(FYI, all the Board was there except Cheryl Chow, out of the country, and Harium Martin-Morris on Board business.)
There were a number of things both on the charts and in Rachel's remarks that didn't quite ring true to me. I am not trained so she probably has good reason to come to her conclusions.
- Slide 8 about factors driving enrollment. One of the factors listed was "dropout and graduation rates". I thought this odd simply because I'm not sure that most people, when enrolling their student, think about this. Or maybe it was meant as there is more room in high schools because we have a high dropout rate.
- Slide 9 was a chart showing births and kindergarten enrollment. We lose about 2,000 of these kids from birth to enrollment. She said that a lot of it was due to private school enrollment but I'd like to know the exact numbers especially since I'm sure some percentage simply move. As she says in Slide 10 about migration, "hundreds of students enroll and leave SPS each year". So it stands to figure that between birth and K, that some families do move away.
- Slide 11, plain and simple; we are losing more students (for all reasons) than we gain.
- I was amazed to see some of the next slides because it was about the numbers of private and public school students. Slide 12 showed overall enrollment. Between 2005-2008, prviate schools gain 1,000 more students. That's sobering. Between 1999-2009, SPS lost 2,000. Well, private schools obviously didn't gain them all so they must of moved. Rachel repeatedly made the point that they don't have data on out-of-district students who go to private schools and she thinks that where they get a lot of their numbers.
- Slide 14 was public/private for K-5. SPS lost 1,217 and private gained 311.
- Slide 15 was public/private for middle school. SPS lost 884 and private gained 263.
- Slide 16 was public/private for high school. SPS was up by 117 and private gained 730.
There was a discussion about how difficult it is to find out where housing is being built, how many units, who it is likely aimed at, will it fill and how many tenants will have children.
(I have to say at this point that the directors all had good, solid points that they made. They are clearing thinking this thru and not just thinking outloud.)
Steve said he felt the district was behind "the power curve on visibility on this issue". He referenced a big turnout at his community meeting that morning. He feels he is hearing about a sense of being behind on this type of info on development. Sherry mentioned the Puget Sound Regional Council as a possible place for more information. Tracy mentioned that they did get more resources for demography (as Rachel works alone). However, she did not mention how much,how long or when it would happen.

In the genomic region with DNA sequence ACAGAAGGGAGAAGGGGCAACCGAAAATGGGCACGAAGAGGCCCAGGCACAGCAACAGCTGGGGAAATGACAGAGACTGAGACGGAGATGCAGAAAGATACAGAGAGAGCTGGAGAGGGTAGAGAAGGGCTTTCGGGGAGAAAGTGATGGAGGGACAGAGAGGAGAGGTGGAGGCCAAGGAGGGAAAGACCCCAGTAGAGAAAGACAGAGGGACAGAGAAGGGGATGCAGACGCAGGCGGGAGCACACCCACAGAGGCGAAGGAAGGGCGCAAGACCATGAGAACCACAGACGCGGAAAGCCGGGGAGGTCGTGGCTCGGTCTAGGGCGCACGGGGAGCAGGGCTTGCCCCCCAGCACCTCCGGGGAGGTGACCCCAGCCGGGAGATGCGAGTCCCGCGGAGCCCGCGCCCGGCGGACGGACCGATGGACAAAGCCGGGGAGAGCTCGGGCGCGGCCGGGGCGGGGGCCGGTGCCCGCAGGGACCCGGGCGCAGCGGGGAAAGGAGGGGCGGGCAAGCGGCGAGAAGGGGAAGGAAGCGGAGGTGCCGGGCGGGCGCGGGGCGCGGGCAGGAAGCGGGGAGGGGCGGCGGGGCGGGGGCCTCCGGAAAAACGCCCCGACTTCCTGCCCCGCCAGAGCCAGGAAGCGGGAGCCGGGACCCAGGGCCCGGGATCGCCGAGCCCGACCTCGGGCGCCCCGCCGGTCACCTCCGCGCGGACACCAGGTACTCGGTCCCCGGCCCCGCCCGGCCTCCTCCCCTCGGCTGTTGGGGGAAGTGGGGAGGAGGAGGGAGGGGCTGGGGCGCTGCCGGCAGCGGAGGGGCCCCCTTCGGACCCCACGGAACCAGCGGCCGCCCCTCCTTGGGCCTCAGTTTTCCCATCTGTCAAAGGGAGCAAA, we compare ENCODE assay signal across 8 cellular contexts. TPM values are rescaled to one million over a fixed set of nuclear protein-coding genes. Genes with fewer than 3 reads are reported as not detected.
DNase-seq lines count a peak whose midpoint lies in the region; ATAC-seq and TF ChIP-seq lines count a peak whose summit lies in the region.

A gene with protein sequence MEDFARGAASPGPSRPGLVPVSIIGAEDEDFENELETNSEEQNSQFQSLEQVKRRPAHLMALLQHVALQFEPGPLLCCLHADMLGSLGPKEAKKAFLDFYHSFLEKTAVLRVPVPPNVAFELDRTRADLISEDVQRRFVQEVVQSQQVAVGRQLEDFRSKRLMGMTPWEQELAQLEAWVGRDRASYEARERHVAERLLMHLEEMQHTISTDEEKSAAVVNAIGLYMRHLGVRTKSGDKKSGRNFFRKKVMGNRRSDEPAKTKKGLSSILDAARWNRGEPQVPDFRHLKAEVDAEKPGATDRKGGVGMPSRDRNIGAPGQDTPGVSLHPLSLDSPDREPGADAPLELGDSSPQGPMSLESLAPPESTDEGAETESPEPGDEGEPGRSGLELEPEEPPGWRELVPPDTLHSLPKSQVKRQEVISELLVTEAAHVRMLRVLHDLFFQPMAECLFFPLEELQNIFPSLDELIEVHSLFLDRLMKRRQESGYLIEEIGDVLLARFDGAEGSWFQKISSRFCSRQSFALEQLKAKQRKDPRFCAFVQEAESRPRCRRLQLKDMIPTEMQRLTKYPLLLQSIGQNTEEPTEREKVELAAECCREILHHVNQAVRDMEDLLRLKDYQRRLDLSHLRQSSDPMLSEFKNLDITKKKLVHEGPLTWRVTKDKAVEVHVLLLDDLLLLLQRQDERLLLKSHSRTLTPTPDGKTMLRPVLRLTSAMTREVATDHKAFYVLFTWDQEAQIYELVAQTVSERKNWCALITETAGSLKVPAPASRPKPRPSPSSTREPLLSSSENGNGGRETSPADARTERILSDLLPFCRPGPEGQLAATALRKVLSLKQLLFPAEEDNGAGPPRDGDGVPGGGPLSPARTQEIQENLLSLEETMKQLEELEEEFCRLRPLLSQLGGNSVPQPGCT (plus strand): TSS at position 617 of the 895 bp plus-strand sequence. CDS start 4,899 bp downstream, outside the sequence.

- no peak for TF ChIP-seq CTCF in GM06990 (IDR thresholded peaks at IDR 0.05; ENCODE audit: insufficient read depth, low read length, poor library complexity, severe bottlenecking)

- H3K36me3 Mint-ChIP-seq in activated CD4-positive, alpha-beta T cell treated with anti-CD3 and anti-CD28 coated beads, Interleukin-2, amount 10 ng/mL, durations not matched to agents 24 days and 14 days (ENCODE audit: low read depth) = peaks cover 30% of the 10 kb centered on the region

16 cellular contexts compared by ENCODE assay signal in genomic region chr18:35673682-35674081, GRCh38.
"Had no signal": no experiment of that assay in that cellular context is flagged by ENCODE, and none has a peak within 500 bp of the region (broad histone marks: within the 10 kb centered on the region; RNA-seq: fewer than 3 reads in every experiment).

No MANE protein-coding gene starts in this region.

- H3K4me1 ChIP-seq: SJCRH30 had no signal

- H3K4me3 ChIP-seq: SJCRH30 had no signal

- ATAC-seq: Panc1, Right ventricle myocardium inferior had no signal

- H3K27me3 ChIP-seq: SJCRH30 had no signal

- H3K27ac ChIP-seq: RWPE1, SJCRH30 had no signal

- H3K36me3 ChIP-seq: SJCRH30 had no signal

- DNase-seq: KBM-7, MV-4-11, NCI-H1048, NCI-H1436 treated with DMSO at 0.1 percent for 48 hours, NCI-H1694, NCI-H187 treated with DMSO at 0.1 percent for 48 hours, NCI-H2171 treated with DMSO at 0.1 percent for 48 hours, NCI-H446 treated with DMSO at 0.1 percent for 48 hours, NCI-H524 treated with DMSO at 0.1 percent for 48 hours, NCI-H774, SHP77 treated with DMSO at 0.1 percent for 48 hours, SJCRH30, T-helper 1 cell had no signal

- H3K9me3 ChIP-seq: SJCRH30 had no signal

- Slide 22 - Birth to K rates. Rachel said they didn't know the cause of the rise; more families moving in or fewer children leaving
- Slide 23 Projected K enrollment to 2015-2016. It shows a rise of about 600 more K-students.
- Slide 25 was hard to believe (Projected K growth by clusters, 2008-2012). It showed a decline in the NE/NW and a huge growth in the SE and some in West Seattle North and North. This seems to come out of nowhere given the rates we've seen in the NE.
- Slide 28 was impressive - nearly 3,000 more students in SPS than previously projected by 2015-2016.
- Slide 31 talked about market share at 6th grade. But they are making an assumption (I don't know why) that the guaranteed assignments may result in more students staying. I can't believe that will make a huge difference.
- slide 32, Change by cluster in middle school. Big gains in North, NE, NW,Q/M and SE. It may be a good thing that South Shore (formerly New School) has gone back to being a regular attendance school rather than an option school.
- Slide 33 showing the continued decline of high school enrollment with only a modest rise towards 2015-2016.
- Slide 34, Change by cluster in high school. Gains in NW, NE, Q/M. A big drop expected in the Central area and South.
- Summary slide. WA Federation of Independent Schools projects a 15% decline statewide in enrollment for 2009-2010. Again, the district seems to believe that guaranteed assignments will get more market back at the middle school level.
Steve agreed that middle school enrollment may rise and thinks there will be a change in middle school perceptions.
- that he felt that we see clusters of growth around high performing schools. That people will move to get into them. He feels this might be a big factor in the new SAP.
- that he felt "bullish" about SPS and people coming back to them.
- he had met with Holly Miller (Mayor's education liasion) and talked about working more together on issues around housing and school enrollment
I, along with parents Kellie and Lauren who also attended, felt that we weren't sure about some of Rachel's analysis. Both Kellie and Lauren have statistical analysis backgrounds and felt that some of our uncertainty might be because Rachel works alone and so may not bounce her ideas/analysis off others.